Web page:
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# How to find a second largest number in a list in Haskell?

The question is like this:

Write a function that takes an integer list and returns its length and the second largest integer in the list.

I can solve this with two functions but is there any solution that use only one function to do it?

Any help is appreciated! Thanks!

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What's your definition of "1 function" vs "2 functions"? You can put the second one in a `where` clause of the first one, then it's only one function :) – us2012 Oct 1 '13 at 21:55
The general solution for finding the top k items (and therefore the kth largest item) in a single pass uses a priority queue, so you always know the top k so far at every step through the iteration. There's a blog post here. For very small k, a priority queue might be overkill in performance terms, but it's probably easiest to stick with it - don't optimise prematurely IOW. I'm sure there's a suitable priority queue in the Haskell library somewhere. – Steve314 Oct 1 '13 at 22:14
@Steve314 I think that is unnecessary in Haskell, as the lazy evaluation means that using something like take k (sort xs) should be efficient. – Adam Oct 2 '13 at 0:52
@Steve314 With GHC's implementation of `sort`, the `take k (sort xs)` trick is asymptotically optimal. – Daniel Wagner Oct 2 '13 at 1:03
@Steve314 This is a win of laziness over strictness, not functional over imperative. See also my answer to this question which tries to explain the core advantage of laziness. – Daniel Wagner Oct 2 '13 at 1:05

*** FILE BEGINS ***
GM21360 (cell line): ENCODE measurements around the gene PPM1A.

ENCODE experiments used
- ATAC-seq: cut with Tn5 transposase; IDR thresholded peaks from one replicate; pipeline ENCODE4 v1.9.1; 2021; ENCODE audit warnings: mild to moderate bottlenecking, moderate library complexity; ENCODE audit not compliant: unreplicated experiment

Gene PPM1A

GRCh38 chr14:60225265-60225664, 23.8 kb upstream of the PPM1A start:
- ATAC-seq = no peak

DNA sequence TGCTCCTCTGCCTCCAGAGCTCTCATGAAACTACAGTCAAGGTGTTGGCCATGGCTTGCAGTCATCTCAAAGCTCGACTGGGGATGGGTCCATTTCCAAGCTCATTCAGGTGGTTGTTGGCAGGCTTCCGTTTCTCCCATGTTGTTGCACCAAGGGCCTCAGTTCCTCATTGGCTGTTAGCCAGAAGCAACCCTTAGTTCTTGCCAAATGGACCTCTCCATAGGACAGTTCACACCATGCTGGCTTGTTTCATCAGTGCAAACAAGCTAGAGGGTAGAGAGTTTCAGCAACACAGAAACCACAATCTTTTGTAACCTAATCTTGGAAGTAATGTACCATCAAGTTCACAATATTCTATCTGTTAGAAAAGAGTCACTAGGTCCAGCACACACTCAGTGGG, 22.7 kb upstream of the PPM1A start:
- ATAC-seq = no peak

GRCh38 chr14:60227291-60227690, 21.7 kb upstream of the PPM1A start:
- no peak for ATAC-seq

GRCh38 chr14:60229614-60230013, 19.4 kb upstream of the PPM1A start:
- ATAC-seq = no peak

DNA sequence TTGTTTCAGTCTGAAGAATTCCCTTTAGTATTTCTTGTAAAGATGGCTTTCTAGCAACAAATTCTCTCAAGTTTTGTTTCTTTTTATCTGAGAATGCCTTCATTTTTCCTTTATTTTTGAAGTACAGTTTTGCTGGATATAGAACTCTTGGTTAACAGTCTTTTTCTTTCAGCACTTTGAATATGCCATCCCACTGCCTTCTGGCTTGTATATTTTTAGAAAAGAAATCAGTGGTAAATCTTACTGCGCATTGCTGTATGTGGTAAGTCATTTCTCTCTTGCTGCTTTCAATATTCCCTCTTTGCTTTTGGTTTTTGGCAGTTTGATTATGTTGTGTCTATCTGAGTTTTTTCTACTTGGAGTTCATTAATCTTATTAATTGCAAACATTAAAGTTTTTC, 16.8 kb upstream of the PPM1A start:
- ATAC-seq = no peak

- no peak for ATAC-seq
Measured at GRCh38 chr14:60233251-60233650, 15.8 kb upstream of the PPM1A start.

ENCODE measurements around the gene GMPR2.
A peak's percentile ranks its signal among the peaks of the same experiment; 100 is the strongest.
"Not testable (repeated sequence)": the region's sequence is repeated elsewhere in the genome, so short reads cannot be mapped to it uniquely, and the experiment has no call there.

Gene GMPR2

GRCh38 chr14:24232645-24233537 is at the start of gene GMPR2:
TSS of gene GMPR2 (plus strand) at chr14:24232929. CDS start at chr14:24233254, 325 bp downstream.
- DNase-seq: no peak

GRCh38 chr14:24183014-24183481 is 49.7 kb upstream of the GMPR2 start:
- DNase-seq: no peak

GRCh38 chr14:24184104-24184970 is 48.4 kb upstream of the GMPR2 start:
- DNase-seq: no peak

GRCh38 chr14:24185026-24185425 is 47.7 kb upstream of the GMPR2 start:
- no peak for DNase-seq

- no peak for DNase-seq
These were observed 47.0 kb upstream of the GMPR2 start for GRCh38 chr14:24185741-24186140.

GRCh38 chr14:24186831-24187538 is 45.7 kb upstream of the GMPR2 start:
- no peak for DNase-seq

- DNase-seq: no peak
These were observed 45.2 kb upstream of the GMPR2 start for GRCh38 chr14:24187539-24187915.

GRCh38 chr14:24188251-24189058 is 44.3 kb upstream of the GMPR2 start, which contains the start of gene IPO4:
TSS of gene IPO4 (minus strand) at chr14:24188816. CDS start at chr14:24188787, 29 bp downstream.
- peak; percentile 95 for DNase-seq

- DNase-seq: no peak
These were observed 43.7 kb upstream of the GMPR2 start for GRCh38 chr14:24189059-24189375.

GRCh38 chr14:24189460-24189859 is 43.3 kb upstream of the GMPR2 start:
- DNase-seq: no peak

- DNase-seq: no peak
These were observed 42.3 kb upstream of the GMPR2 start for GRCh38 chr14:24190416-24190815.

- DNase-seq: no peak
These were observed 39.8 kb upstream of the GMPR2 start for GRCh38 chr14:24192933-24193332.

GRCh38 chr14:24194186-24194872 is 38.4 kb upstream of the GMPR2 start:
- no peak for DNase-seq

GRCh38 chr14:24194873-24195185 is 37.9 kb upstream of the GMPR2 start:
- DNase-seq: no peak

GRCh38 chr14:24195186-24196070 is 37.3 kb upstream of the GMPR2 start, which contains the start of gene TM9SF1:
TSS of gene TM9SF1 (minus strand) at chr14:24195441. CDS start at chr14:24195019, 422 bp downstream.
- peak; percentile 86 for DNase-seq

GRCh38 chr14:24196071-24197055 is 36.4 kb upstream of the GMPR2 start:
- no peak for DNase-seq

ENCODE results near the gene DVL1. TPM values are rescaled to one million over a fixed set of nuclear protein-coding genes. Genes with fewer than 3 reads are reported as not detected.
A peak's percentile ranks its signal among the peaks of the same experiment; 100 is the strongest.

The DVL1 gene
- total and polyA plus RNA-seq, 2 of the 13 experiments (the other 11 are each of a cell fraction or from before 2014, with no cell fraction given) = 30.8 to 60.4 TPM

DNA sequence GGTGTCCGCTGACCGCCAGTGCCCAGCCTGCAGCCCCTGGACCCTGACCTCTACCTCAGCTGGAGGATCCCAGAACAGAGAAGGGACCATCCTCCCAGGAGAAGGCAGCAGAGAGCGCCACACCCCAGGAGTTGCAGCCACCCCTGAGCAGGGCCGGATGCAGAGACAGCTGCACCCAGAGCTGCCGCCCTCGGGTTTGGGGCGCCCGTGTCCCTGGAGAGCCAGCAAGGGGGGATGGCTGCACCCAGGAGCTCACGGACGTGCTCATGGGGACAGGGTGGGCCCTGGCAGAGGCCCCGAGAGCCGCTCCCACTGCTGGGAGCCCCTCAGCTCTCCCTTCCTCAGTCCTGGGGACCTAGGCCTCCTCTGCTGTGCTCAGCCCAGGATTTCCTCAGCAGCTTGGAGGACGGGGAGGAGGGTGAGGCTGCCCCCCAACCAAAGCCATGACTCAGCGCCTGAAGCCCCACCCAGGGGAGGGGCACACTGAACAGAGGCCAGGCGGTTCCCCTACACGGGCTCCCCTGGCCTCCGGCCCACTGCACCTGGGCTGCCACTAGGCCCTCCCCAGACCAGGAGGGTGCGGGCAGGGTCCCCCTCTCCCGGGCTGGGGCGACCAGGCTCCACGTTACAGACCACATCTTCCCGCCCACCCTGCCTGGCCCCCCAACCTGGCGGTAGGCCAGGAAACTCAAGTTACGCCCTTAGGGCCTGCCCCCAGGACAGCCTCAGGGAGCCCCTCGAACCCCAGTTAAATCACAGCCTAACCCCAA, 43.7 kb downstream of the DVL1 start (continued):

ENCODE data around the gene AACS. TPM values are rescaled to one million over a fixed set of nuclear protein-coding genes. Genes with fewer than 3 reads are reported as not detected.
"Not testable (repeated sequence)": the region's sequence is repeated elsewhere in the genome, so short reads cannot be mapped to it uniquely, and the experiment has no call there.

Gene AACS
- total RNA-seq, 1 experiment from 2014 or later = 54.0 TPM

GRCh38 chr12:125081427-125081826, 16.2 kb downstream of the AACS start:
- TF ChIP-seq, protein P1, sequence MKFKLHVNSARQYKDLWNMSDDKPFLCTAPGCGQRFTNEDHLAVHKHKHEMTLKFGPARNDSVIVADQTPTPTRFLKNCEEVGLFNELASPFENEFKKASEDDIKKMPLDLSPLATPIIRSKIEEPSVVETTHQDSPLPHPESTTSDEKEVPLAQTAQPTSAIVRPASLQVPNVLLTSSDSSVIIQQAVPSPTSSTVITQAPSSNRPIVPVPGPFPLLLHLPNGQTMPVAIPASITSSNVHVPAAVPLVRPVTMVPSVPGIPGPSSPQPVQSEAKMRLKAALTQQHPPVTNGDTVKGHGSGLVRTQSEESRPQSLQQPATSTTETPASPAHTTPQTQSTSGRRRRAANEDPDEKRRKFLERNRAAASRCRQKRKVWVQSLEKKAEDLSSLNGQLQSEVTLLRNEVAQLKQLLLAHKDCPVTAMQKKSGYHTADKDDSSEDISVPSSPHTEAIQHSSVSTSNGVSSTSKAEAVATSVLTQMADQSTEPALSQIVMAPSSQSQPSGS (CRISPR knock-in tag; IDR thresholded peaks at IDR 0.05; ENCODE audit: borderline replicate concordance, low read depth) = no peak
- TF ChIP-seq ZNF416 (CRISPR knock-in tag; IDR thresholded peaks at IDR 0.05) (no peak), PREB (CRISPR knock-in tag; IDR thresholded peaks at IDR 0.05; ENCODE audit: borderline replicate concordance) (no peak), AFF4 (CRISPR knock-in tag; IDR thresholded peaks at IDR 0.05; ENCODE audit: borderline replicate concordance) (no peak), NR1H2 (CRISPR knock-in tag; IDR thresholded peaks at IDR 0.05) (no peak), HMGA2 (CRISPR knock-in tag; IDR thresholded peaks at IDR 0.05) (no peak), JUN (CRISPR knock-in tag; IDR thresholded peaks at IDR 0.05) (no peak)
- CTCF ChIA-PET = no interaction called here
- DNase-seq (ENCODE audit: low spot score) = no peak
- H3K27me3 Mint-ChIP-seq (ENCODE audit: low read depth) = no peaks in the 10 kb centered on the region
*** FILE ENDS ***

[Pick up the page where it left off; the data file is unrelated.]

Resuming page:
Don't make it complicated.

``````f xs = (sort xs !! 1, length xs)
``````

If you choose to make it complicated, make it complicated in the right way.

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I interpreted 'second largest integer' to be in terms of magnitude. I.e. in `[1,1,2,3,3]`, we'd want 2. (psst, your sort order is backwards ;) ). – jtobin Oct 2 '13 at 1:38
As Daniel hasn't fixed this yet - to change the `sort` order, use `sortBy`. Or, in the spirit of the existing code, use something like `reverse . sort \$ xs !! 1`. Or, as `length xs` is being evaluated anyway, use `sort xs !! (length xs - 2)`. – Steve314 Oct 3 '13 at 0:24

Edited to use @ThomasM.DuBuisson's suggestion

You can solve this the same way that you could finding the max: using a fold. Max can be pretty trivially implemented with

``````mymaximum :: Ord a => [a] -> a
mymaximum xs = foldl searcher (head xs) xs
where
searcher :: Ord a => a -> a -> a
searcher a b
| a > b     = a
| otherwise = b
``````

So we can implement it similarly by just keeping up with the two largest values (notice that we have to "seed" the fold with a tuple as well):

``````nextmaximum :: Ord a => [a] -> a
nextmaximum xs = fst \$ foldl searcher (h, h) xs
where
searcher :: (Ord a) => (a, a) -> a -> (a, a)
searcher (s, f) x = (min f (max s x), max f x)
``````
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`searcher (s,f) x = (min f (max s x), max f x)` – Thomas M. DuBuisson Oct 2 '13 at 0:42
@ThomasM.DuBuisson Good suggestion, it'd be faster and it's much simpler. – bheklilr Oct 2 '13 at 0:52
@zip Notice this solution is partial - it will raise an exception if passed a null list. It is easy enough to change this behavior (pattern match the argument to `nextmaximum` and handle the special case), but it isn't clear what you'd like done in this case. – Thomas M. DuBuisson Oct 2 '13 at 1:04
We can simplify, `foldr searcher (head xs) xs == foldr1 searcher xs` – viorior Oct 2 '13 at 7:22

You can just compose individual functions together. This is neither efficient nor robust, but it's sure easy to write:

``````f xs = maximum . filter (< maximum xs) \$ xs
``````
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``````head . (!!1) . group . sortBy (flip compare) \$ [1,1,2,3,4,4,4,5,5,6,6,6,6]
5
``````
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